New Mercedes E63 AMG

Can the uprated 549bhp Mercedes E63 AMG outpunch the established BMW M5?

Overall Auto Express Rating

4.0 out of 5

The facelifted E63 AMG is mightily powerful and remains a very impressive super-saloon that’s a genuine alternative to the BMW M5. However, the power gains do highlight the rear-wheel drive chassis’s limitations, particularly when dealing with the UK’s bumpy roads and unpredictable weather. It’s a shame that the four-wheel drive model will be left-hand drive only.

Mercedes AMG customers are a demanding bunch. And with the arrival of the 542bhp BMW M5, AMG had no choice but to up the output of its flagship E-Class model’s 5.5-litre V8 to an astounding 549bhp.

The base-spec version of the facelifted E63 AMG is effectively the same as the previous-generation car with the optional AMG Performance Package selected. That means power climbs by 31bhp and torque rises by 20Nm. If that’s not enough, a new AMG S-Model has been introduced, which boosts power to 577bhp and 800Nm.

The star of any AMG car is its engine, and the 5.5-litre V8 is fantastic, offering effortless low-down response, thumping acceleration and an addictive soundtrack. When driving hard, it’s best to select the manual mode, allowing you to change gear freely with the simple flick the steering wheel paddle. However, given the power available, and the flexibilty of the engine, third gear is often all you need on a twisty back-road.

There’s a sport mode for the traction control, which gives you a good amount of leeway before it intervenes, while the Sport+ setting for the dampers gives a firm ride but decent body control. It also weights up the steering but as a result feels a bit artificial and over-eager to self-centre. The standard steel brakes are powerful, but can wilt a little after a few high speed stops – a carbon ceramic brake upgrade is on the options list, and one that’s worth considering.

The engine’s mighty power is impressive, but it feels like the new powerplant pushes the rear-wheel drive chassis quite close to its usable limit on the road. It’s telling, perhaps, that Mercedes has introduced a four-wheel drive E63 AMG to left-hand drive markets this time around. What’s more, it’s actually more satisfying to switch the rear-drive car’s gearbox and dampers back into their comfort settings and soak up the E63’s excellent GT-car credentials, while being safe in the knowledge that all that power is there should you need it.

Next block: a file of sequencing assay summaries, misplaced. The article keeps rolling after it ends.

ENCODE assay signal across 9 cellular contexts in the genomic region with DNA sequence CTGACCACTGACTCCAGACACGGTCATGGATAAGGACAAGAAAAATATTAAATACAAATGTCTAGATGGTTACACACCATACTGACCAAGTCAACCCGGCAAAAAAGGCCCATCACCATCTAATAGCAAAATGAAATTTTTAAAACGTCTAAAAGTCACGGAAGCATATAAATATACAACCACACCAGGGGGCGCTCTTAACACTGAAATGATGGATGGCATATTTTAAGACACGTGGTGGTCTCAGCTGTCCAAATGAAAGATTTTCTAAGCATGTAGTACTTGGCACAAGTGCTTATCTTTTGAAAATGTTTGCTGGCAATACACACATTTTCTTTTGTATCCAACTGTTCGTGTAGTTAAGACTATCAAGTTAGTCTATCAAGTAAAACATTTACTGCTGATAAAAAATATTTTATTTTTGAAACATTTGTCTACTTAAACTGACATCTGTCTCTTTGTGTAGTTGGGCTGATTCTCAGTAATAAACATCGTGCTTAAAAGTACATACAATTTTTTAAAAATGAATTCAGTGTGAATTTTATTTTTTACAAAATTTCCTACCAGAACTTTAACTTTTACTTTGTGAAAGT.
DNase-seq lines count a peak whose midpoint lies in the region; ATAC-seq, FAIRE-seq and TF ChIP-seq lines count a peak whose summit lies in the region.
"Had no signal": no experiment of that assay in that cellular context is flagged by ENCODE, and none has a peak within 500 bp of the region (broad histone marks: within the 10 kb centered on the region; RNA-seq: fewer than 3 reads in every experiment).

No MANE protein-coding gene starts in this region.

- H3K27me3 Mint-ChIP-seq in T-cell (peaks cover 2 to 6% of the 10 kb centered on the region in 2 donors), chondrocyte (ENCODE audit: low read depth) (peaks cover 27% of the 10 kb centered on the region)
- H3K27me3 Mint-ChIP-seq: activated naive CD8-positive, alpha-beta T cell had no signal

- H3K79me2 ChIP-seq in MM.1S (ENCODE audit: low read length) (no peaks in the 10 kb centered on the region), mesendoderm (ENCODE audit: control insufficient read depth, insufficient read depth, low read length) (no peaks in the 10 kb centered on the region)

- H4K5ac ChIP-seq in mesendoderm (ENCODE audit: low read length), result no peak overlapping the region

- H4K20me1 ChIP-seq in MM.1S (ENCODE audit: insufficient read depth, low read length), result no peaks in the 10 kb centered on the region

There’s still a pleasing burble from the exhaust when you accelerate, but that quietens on the motorway, making hushed conversation easy at 70mph. In fact, despite AMG’s efforts to make the new E63 more hardcore, it remains at its best at seven tenths, with the lighter steering in comfort mode flowing a little more easily than in Sport or Sport+.

When cruising, the gearbox shifts up early and makes the most of the engine’s burbly low down torque. The stop-start system adds a nice touch of refinement around town too, giving you silence at the lights – with the added bonus of the rumble from the engine as it blurts back into life.

Although it has extra power, the E63 is a little less aggressive than before. Its gaping air intake and standard fit all-LED headlights make the new car’s nose a little rounder and softer than before. That said, the big brakes, huge wheels, and trademark quad exhausts still hint at the performance potential lurking underneath.

Most Popular

New electric MG Cyberster roadster to take brand back to its roots
MG roadster exclusive image - front
News

New electric MG Cyberster roadster to take brand back to its roots

The all-electric two-seat MG sports car is poised to follow the likes of the MG TF and MGB, and our exclusive images preview how it could look
23 Jun 2022
New 2023 Peugeot 408 heralds all-new body style for French brand
Peugeot 408 - front
News

New 2023 Peugeot 408 heralds all-new body style for French brand

Peugeot’s new 408 crossover will launch as a plug-in hybrid
22 Jun 2022
UK petrol and diesel prices: new records set as pressure grows on retailers to cut prices
High fuel prices. £2 per litre
News

UK petrol and diesel prices: new records set as pressure grows on retailers to cut prices

Cost of filling up rises again, but analysts expect supermarkets and other retailers may soon cut pump prices
22 Jun 2022